While large firms may have sophisticated technology and staff dedicated to thwarting crime, many small businesses don't and scammers know this. There are ways to protect yourself as a business owner, and to protect your company's information. Combating fraud starts by understanding some of the tools criminals use.
Corporate Account Takeover (CATO) is a form of identity theft at a corporate level. Cyber criminals acquire a company's credentials like account or other access information through phishing or malware introduced into a system via an internet download or email attachment.
"The most common and dangerous scam for small businesses is account takeover," said Michael Benardo, Chief of the FDIC's Cyber-Fraud and Financial Crimes Section. "By sending fake e-mails and using fake Web sites to deliver malicious software, such as keystroke loggers, fraudsters may be able to obtain the IDs and passwords for online bank accounts and then make withdrawals from accounts." Electronic frauds by third parties can be very costly to businesses, so take them seriously. The FDIC has seen an increase in reports of unauthorized electronic transfers made from bank accounts held by small businesses.
Because businesses are generally not covered by federal consumer protections against unauthorized electronic fund transfers, a bank will likely not be responsible for reimbursing losses associated with a theft from an account if there was negligence on the part of the business. However, the good news is that there are sound practices you can use as a business owner to combat fraud:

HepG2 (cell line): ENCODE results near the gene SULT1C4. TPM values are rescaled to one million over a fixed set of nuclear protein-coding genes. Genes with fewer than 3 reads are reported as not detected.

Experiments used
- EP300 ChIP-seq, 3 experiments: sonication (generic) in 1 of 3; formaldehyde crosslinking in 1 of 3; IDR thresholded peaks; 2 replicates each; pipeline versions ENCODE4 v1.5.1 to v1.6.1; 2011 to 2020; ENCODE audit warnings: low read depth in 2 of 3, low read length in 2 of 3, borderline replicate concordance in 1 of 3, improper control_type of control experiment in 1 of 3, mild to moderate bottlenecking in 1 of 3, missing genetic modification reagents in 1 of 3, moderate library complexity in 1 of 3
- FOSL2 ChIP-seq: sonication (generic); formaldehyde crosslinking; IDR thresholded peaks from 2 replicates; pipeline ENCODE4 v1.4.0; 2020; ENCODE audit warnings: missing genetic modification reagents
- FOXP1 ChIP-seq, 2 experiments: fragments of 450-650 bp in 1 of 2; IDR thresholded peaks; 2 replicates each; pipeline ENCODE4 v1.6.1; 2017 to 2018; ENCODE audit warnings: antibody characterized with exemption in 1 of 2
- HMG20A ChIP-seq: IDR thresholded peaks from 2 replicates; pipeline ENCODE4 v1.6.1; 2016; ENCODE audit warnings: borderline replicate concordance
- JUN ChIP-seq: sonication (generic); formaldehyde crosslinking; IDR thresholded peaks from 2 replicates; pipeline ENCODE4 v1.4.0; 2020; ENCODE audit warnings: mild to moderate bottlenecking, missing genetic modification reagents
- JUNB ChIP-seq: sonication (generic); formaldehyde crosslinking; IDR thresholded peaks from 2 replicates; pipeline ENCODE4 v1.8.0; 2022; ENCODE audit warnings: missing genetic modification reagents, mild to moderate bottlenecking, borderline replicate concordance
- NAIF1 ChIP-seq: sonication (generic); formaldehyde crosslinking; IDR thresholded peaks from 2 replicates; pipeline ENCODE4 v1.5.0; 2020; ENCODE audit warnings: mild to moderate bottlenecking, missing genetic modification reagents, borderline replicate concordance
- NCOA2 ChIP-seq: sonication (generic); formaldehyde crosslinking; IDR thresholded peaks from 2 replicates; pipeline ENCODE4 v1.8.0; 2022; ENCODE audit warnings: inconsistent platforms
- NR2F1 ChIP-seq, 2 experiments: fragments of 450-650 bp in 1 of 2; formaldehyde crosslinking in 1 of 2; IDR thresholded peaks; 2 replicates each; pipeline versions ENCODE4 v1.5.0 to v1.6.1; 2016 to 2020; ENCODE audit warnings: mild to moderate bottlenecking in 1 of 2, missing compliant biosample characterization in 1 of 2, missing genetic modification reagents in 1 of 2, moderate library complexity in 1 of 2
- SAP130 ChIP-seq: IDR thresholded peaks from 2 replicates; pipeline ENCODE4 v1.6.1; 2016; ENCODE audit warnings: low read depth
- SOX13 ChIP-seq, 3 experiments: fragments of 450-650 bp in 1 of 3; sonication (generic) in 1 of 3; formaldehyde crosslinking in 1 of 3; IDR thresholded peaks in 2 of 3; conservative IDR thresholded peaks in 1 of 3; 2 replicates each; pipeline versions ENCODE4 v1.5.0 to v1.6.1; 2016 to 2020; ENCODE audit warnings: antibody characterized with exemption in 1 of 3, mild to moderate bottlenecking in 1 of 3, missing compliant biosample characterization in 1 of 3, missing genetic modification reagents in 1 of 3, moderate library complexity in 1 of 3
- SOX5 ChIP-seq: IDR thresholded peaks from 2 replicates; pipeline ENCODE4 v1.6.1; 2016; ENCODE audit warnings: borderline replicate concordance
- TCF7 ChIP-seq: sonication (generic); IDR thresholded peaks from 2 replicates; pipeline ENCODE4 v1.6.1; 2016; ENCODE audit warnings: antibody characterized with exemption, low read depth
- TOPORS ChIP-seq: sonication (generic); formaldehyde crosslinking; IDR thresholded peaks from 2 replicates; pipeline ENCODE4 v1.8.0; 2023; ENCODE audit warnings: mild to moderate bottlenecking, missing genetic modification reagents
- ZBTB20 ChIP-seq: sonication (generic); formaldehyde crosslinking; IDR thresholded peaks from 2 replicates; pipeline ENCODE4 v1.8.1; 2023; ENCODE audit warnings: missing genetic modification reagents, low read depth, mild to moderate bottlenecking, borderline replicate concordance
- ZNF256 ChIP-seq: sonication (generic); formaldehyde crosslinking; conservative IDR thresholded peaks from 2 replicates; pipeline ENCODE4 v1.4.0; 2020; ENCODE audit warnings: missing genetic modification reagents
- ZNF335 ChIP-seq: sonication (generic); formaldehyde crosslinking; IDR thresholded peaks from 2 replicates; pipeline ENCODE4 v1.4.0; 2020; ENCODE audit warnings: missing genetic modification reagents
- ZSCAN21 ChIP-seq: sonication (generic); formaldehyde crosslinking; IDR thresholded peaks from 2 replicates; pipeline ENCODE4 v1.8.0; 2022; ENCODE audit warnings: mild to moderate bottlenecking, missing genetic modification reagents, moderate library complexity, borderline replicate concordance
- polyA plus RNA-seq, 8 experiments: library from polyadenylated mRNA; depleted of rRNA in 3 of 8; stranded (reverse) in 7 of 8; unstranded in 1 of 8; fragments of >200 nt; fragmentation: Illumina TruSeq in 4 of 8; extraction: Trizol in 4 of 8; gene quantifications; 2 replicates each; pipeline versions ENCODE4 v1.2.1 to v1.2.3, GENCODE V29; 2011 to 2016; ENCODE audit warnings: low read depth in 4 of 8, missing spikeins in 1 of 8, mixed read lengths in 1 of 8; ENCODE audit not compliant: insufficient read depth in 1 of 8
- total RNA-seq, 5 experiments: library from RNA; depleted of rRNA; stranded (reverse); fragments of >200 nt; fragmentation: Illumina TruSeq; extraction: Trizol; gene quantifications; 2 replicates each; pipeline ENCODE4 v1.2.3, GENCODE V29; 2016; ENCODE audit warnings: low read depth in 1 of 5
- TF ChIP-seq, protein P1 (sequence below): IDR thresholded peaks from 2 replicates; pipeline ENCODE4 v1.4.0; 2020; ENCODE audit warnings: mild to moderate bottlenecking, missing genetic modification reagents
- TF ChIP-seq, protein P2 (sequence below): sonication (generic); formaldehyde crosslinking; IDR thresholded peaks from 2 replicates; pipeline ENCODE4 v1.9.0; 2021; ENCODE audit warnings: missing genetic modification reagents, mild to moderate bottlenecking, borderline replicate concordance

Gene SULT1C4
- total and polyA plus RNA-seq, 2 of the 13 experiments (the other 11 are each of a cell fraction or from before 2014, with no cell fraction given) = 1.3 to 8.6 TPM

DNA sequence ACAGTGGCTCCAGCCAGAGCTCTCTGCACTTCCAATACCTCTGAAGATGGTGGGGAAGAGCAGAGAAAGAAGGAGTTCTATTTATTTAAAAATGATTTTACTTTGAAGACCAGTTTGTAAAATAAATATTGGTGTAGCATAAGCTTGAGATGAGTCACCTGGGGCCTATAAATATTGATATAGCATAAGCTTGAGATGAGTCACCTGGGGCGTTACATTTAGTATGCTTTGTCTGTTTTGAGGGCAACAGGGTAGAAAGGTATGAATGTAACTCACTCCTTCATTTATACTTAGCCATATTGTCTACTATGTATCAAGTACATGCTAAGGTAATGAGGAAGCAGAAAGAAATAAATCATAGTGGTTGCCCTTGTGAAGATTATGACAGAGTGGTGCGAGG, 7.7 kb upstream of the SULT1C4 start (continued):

Don't click on links in or attachments to an unsolicited e-mail that asks for confidential information, even if it appears to be from a company you do business with or the government. Legitimate organizations won't request that kind of information in an e-mail. When in doubt, go to another source to find the organization's contact information so you can independently confirm the validity of the request.
Equip your computers with up-to-date anti-virus software and firewalls (to block unwanted access). Make backup copies of critical business data on every computer. Also monitor account balances regularly, perhaps daily, to look for suspicious or unauthorized activity.
Reconcile accounts on a timely basis.
- The more frequently you reconcile, the sooner you'll be able to identify unusual transactions.
- Reconcile as frequently as possible with the ultimate goal of daily reconciliation.
- Utilize online banking for up-to-the minute reporting.
To check out a variety of frauds targeting small businesses and what you can do to stop them, visit the scam alert page at www.usa.gov/topics/consumer/scams-fraud/business/small-business-scams.shtml.